- Chuck Lindell American-Statesman Staff
When Michael Morton celebrates “Freedom Day” on Tuesday — the fifth anniversary of his walk into the sunshine as a free man, unbroken by almost 25 years in prison — there will be one more name on the list of those he quietly thanks every Oct. 4.
“I owe,” he said, “a lot of people my life.”
There are the lawyers who believed in him and eventually proved he was innocent of his wife’s 1986 murder.
There are the family members and friends who never lost faith in him.
And now there is Jennifer Smith, the evidence supervisor for the Williamson County sheriff’s office who diligently searched for a misplaced piece of evidence — a blood-stained, blue bandana with DNA evidence that would get Morton out of prison, solve his wife’s murder and, most recently, solve a second murder in Austin.
Morton learned about Smith’s contribution when she testified at last month’s trial of Mark Alan Norwood for the 1988 North Austin murder of Debra Baker, helping link Norwood’s DNA to the slayings. Morton was in the audience, providing what comfort he could for Baker’s family, who did the same for him when Norwood was tried and convicted in 2013 for the murder of Morton’s wife, Christine.
Smith told jurors that the catalog of evidence had no listing for a bandana, and she recounted cutting open 15 to 20 sealed envelopes, with dwindling hope, until the bandana slid out of one said to contain “hairs from victim.”
“Nothing would’ve happened if she hadn’t gone through there and unearthed that bandana,” Morton said. “After she testified, I bolted out of the courtroom and caught her in the hallway. I said, ‘I had never heard that before, I owe my life to you.’”
“Right in the middle of the flipping hallway, he grabs both my hands,” Smith recalled. “He’s tearing up. I’m tearing up. I yelled at him and told him, ‘Don’t make me cry.’”
The encounter, Smith said, was the highlight of a 25-year career collecting and storing crime scene evidence.
For Morton, it was one more debt he was happy to acknowledge: “We got to hug, and I got to say thank you.”
A lot has happened to Morton since his 2011 exoneration became a national news story. He’s written a memoir, starred in a documentary, delivered too many speeches to count and lobbied for a Texas law that bears his name and aims to prevent wrongful convictions.
He also remarried — finding a soft-spoken, iron-willed sidekick named Cynthia — bought a house alongside an East Texas lake and became a father again to the son he lost while in prison.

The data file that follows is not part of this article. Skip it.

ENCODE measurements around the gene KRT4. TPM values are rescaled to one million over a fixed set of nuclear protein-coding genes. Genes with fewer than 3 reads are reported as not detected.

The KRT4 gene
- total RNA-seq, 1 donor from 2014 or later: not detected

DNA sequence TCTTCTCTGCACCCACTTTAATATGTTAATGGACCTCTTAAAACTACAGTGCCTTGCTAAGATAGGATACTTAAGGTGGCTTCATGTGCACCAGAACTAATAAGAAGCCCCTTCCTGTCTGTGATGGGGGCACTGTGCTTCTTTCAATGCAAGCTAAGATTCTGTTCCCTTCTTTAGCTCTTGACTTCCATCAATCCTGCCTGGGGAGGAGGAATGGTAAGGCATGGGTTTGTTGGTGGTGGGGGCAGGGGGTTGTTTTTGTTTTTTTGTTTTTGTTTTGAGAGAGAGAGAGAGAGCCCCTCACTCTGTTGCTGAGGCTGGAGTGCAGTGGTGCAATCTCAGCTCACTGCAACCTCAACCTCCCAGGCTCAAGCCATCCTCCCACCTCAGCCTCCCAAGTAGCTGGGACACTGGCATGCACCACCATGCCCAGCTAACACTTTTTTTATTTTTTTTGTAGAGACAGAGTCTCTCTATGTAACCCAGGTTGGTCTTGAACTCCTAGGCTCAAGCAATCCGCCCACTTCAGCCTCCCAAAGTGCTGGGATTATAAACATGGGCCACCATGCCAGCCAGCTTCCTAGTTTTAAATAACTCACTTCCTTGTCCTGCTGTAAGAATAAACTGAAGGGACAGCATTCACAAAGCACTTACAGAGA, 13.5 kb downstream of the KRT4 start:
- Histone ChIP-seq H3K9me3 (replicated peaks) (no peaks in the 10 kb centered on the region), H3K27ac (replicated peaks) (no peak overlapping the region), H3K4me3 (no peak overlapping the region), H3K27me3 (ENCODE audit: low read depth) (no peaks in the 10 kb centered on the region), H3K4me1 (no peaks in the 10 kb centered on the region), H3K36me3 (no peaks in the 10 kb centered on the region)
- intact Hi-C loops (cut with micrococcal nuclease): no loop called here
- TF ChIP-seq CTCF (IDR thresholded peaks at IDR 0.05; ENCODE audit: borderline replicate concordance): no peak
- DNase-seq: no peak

There are grandchildren to dote on, and he still takes time to appreciate the quiet in ways only a person who endured a quarter-century of the chaos and clamor of prison can.
“Before I went inside, I always had a to-do list. I did not sit in the back yard and watch the squirrels run around in the trees and in the grass. I did not, as I do now, sometimes start the day with a big cup of coffee, out on the deck holding Cynthia’s hand, watching the squirrels,” Morton said.
“Whether it is the sunrise, or that good cup of coffee, or holding your wife’s hand, or just taking a moment,” he said, “that’s probably my biggest gift from all this.”
Most days when he’s home, Morton is on his dock or boat, repeatedly casting a fishing lure into the lake and reeling it back, rarely with a fish attached — and that’s OK. “It’s called fishing, not catching,” he laughs.
“There’s a wonderful, therapeutic element just doing this mindless, repetitive, some would say guy thing,” Morton said. “So relaxing.”
It’s no surprise that he and Cynthia plan a quiet celebration to mark the fifth anniversary of the day he left the Williamson County courthouse without handcuffs or chains, well on his way to formal exoneration by the state’s highest criminal court for the murder of his first wife.
It’s the one day when all outside commitments are refused.
“That’s my Freedom Day,” Morton said. “We’re going to go out to a very nice restaurant and spend some alone time.”
This year’s celebration arrives at an opportune time, coming on the heels of Morton’s second confrontation with the man convicted of killing his wife.
‘Our eyes locked’
During Norwood’s 2013 trial in his wife’s killing, Morton wasn’t allowed in the courtroom except to testify — a restriction on witnesses that was lifted for the Baker trial, even though he also testified there.